I cover college basketball for a living, and until Monday night, I had never heard of Saint Louis guard Jake Barnett. There are good reasons for this. As a sophomore, Barnett was the 10th man in the SLU rotation last season. He scored all of 20 points in 17 appearances in 2012. He was, essentially, a benchwarmer.
Just don’t tell the basketball fans in China.
According to this fun little story by the St. Louis Post-Dispatch’s Tom Timmerman, Barnett spent three weeks on a basketball goodwill tour through China, playing for a team called the USA Eagles (USA! USA!) alongside the likes of former Ohio State sharpshooter Jon Diebler and just-graduated Vandy guard Brad Tinsley. I would watch that team play, but I’m desperately starved for basketball. Most American fans wouldn’t even blink an eye. But the Chinese fans? They treated Barnett and Co. like rock gods. From the story:
“The cool thing about it was, they love basketball,” Barnett said. "After every game, little kids would come up to you with nice dress shirts and jerseys, and saying ‘Sign it, sign it.’ We were taking pictures with a ton of people. We were there an hour after every game signing autographs and taking pictures.
“I don’t consider myself a celebrity, but to interact with kids who look up to you and try to be an example to them was a cool experience. I always laugh, I’m signing this and thinking, I wonder what they’re getting out of this? But they must like it, so I don’t take anything away from that. It was fun. What an experience to have, someone wanting your autograph. It makes you feel kind of cool. It was interesting.”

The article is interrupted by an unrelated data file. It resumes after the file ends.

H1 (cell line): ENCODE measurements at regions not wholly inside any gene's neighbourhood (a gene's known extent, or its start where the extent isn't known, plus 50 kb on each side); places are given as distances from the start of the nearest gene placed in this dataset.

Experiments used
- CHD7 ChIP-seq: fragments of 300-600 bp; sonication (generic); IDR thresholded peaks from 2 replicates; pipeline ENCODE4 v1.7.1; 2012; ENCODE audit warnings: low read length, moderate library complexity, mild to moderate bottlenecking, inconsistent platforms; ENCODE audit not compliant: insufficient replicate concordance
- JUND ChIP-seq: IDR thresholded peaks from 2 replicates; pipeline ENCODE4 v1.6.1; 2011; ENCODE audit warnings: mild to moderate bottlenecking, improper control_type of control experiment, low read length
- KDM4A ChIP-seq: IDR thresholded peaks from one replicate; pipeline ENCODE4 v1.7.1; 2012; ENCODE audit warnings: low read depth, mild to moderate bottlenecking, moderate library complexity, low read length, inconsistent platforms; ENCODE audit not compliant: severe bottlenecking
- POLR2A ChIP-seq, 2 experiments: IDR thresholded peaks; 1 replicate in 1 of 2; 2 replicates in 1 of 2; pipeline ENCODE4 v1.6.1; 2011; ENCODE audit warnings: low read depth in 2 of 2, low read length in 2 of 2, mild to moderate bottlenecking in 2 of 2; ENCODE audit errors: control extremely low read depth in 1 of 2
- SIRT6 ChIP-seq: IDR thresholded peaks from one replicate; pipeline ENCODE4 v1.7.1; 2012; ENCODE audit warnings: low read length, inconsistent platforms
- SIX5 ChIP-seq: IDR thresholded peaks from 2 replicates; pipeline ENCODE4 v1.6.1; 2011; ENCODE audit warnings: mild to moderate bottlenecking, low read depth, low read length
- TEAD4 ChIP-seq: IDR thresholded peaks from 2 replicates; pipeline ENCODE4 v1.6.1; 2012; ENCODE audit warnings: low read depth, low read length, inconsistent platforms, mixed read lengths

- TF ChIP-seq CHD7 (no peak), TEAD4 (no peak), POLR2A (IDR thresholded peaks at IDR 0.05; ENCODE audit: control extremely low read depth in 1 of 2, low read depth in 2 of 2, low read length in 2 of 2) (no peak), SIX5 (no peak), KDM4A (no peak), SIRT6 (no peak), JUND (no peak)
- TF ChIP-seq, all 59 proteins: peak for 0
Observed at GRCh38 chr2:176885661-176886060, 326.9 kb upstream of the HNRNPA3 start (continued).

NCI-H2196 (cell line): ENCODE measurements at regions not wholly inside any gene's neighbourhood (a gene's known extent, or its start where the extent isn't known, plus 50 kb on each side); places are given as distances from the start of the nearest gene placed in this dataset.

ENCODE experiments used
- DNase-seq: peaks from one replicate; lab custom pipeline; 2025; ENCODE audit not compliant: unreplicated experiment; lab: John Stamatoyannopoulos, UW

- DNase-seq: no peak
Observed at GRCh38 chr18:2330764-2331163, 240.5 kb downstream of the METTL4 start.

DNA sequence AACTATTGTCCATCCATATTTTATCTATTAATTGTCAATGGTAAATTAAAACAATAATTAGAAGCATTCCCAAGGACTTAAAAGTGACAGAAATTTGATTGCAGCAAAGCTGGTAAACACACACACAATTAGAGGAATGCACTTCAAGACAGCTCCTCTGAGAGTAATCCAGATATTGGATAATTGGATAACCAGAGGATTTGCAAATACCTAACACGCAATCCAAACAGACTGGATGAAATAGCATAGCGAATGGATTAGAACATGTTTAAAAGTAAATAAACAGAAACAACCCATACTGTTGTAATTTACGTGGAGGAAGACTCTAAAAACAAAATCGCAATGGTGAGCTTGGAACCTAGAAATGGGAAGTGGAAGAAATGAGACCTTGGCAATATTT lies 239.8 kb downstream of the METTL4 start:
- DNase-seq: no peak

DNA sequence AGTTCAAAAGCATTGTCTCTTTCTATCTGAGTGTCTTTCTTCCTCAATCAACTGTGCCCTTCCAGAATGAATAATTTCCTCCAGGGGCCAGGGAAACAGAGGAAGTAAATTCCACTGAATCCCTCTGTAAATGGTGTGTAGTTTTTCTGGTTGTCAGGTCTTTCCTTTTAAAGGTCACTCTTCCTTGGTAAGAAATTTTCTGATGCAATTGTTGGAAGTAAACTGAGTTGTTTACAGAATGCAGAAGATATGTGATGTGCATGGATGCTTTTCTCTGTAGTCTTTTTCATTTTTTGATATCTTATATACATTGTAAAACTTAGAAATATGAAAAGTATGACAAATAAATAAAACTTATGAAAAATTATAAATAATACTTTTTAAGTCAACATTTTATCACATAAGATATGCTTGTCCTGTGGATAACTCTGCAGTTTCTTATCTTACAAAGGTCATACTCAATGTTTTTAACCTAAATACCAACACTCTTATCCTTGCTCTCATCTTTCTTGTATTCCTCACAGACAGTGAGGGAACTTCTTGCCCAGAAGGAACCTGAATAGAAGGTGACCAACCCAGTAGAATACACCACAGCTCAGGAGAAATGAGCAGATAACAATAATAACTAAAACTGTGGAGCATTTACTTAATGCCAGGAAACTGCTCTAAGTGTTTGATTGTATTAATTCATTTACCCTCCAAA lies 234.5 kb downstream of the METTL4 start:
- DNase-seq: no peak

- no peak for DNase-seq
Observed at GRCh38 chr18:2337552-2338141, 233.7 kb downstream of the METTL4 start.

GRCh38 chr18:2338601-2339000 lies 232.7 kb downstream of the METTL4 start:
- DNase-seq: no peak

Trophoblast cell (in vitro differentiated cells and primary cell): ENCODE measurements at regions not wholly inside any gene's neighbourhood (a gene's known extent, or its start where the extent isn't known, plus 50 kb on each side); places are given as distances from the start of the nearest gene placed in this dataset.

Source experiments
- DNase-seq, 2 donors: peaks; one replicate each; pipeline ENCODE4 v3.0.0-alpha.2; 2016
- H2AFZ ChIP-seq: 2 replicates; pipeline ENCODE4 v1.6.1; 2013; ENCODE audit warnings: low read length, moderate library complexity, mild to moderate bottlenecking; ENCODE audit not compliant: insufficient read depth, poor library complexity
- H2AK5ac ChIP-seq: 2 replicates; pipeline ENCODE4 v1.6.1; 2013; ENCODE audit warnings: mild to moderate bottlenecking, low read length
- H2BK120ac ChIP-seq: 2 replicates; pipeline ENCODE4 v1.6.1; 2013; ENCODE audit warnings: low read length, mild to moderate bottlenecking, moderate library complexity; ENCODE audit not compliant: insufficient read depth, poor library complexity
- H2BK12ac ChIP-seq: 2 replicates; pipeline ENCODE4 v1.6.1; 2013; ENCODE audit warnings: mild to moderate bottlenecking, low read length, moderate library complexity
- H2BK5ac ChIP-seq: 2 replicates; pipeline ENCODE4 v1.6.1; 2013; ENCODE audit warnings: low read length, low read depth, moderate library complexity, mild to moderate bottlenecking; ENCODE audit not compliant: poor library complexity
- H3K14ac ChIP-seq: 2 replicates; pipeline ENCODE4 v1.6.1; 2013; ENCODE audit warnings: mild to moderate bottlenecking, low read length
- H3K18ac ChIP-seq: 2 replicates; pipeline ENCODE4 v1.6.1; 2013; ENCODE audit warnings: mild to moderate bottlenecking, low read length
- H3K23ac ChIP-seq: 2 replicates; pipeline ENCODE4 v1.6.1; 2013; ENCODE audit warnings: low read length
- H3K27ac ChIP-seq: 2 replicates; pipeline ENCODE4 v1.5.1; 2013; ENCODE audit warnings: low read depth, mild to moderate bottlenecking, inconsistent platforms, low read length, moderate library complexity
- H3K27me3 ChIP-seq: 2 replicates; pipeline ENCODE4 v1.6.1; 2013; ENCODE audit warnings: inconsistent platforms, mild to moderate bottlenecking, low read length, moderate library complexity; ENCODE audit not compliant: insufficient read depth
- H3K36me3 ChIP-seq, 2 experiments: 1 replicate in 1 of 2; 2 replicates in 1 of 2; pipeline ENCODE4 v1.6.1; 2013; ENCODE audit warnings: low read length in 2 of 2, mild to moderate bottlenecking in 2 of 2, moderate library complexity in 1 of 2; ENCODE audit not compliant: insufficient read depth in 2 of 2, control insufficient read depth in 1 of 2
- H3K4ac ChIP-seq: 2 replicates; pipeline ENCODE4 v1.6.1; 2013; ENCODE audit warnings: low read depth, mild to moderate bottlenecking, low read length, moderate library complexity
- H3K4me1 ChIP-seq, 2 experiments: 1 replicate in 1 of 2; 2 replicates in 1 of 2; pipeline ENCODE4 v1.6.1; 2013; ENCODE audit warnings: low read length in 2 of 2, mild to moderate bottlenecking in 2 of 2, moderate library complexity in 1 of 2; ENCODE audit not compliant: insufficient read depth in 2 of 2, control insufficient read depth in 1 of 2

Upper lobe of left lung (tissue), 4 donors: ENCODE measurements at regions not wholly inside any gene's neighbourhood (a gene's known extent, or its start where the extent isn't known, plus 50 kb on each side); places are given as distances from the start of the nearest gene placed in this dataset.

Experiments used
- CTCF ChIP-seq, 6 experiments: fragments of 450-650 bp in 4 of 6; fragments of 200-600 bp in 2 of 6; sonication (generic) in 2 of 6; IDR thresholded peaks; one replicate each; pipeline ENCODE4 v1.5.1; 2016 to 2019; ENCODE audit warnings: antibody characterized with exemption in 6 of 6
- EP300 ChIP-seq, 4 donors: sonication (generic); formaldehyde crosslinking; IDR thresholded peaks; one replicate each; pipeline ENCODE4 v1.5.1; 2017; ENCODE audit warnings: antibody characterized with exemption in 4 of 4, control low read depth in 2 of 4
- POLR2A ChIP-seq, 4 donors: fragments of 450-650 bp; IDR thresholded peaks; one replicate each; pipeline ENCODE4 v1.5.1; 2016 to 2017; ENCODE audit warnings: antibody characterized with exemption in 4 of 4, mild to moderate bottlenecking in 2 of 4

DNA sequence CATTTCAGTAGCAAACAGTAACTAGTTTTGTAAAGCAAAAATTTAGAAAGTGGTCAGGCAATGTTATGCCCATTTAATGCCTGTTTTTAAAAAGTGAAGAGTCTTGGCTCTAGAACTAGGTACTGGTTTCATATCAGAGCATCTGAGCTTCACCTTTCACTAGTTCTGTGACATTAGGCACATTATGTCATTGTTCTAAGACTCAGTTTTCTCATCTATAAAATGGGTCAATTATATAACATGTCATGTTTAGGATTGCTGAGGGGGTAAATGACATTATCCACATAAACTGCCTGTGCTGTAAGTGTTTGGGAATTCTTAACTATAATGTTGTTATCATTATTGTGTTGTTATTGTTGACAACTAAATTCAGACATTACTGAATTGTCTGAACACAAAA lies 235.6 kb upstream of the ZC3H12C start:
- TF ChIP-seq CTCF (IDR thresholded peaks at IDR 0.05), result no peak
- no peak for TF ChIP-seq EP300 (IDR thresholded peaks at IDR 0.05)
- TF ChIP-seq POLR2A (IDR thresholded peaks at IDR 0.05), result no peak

Just for the record, guys, Barnett does not consider himself a celebrity.
Still, Barnett’s experience in the Far East is the product of very real excitement around the game in China. It’s one thing for Chinese fans to show up for LeBron James and Kevin Durant; it’s entirely another to show up for a bunch of college players most Chinese fans have surely never heard of until they arrived at the gym. At this rate – given China’s population and economic growth (though that growth is beginning to slow now) – how long will it be before that enthusiasm turns into talent? How many millions of China’s 1.3 billion population are already playing the sport? How long before Chinese players, like players from Europe and Africa and South America, become part of the average college coach’s scouting diet? How long before the NBA expands to Beijing?
It may take a few more years. It may take decades. Maybe it will never happen. But basketball is arguably the most popular sport (save perhaps table tennis, badminton and soccer) in the most populous nation in the world. Its fans want autographs from Jake Barnett. I don’t know what this means for the game in the next 20 years. But I’m very excited to find out.